State Legislative Advocacy

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We advocate for public policy that supports our vision that all Washington residents have the opportunity to live in safe, healthy, affordable homes in thriving communities.


2018 Affordable Housing and Homelessness Priorities 

Download a PDF version of our lead priorities here. (2 pages, updated 1/24)
Download a PDF version of our lead and support issues here. (5 pages, updated 1/24)
Sign-on as an individual or organizational endorser of these priorities here.

To track our position on key bills visit


Build and Preserve Safe, Healthy, Affordable homes.
Update: The legislature passed a Capital Budget with $106.8 million for the Housing Trust Fund! Continue to prioritize funding for affordable homes. 
Download Housing Trust Fund one-pager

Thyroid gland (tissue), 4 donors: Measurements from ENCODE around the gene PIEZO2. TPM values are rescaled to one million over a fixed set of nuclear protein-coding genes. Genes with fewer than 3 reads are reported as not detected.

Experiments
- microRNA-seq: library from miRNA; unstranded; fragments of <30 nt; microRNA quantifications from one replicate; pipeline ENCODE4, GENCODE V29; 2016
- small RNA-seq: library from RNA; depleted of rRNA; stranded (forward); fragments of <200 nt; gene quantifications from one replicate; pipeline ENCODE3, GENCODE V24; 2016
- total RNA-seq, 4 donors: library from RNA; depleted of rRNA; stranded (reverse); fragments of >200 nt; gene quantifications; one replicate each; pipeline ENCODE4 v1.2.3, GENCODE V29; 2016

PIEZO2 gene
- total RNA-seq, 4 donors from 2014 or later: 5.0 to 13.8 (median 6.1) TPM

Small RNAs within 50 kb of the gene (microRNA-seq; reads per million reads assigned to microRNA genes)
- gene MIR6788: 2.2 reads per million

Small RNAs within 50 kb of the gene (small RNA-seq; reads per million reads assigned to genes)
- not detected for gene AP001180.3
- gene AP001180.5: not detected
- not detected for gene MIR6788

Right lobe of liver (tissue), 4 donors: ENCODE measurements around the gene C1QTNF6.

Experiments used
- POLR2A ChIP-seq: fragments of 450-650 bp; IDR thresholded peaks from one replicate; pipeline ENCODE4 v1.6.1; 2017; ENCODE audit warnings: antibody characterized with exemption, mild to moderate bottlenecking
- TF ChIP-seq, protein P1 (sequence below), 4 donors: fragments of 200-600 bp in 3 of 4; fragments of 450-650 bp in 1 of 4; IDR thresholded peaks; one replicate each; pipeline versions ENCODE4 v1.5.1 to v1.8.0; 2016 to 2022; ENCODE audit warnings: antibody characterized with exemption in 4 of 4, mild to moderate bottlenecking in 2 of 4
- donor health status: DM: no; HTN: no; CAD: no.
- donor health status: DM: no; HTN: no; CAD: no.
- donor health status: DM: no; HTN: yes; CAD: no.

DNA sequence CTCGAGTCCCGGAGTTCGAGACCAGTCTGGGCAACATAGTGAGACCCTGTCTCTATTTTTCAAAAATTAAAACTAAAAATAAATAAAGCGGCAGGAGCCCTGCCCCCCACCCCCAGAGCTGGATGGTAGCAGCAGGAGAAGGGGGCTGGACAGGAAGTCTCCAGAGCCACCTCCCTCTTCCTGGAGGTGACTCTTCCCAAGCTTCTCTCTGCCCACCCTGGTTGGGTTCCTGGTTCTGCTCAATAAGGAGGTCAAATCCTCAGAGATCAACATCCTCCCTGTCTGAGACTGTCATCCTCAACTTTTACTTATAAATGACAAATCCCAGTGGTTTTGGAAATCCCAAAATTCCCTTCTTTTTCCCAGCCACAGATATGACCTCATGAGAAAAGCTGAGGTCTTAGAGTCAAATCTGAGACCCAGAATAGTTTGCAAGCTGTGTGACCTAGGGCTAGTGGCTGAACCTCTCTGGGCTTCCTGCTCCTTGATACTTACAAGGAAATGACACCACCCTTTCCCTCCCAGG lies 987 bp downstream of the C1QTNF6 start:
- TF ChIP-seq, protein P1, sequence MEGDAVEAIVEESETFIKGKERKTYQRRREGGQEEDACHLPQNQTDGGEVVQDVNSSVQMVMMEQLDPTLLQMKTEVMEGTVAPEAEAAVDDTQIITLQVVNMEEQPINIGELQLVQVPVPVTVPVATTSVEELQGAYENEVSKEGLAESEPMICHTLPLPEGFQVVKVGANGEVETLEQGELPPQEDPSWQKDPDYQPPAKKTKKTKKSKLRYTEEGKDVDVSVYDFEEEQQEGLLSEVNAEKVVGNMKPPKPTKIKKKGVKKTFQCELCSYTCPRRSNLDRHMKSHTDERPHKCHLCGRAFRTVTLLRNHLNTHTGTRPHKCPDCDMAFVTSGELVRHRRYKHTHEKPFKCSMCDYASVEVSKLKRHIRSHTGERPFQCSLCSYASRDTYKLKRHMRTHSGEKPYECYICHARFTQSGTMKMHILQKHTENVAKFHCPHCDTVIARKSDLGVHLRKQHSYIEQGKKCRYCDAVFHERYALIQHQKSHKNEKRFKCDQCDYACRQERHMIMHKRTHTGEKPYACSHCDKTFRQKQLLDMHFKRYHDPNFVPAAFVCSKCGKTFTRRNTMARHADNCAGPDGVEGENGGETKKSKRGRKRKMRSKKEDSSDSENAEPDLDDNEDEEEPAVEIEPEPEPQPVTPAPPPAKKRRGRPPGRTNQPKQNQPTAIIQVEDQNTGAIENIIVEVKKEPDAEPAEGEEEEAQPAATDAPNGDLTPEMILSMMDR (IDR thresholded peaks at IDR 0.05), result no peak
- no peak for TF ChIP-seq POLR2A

The Housing Trust Fund provides homes for families with children, seniors, veterans, people with disabilities, farmworkers, and more. It helps families with low incomes become first time homebuyers, and it builds and preserves rental homes in every county in Washington. The Housing Trust Fund is an important part of the solution to homelessness.

Additional Resources:
2017 Stage 2 Housing Trust Fund Applications
Housing Trust Fund/Capital Budget Briefing Paper


Ban Discrimination Based on a Renter's Source of Income.
Close a fair housing loophole that allows landords to discriminate against tenants who use rental assistance by passing HB 2578 or SB 5407.
Download Source of Income Discrimination one-pager (updated 1/11)

In most places in Washington, landlords are allowed to categorically deny applications from tenants simply because they use housing subsidies or income supports to help pay the rent. This limits options for people living on low incomes, and can be a legal loophole for racial and other forms of illegal discrimination. Several cities and counties in Washington already prohibit this practice. Protection against discrimination should be extended statewide.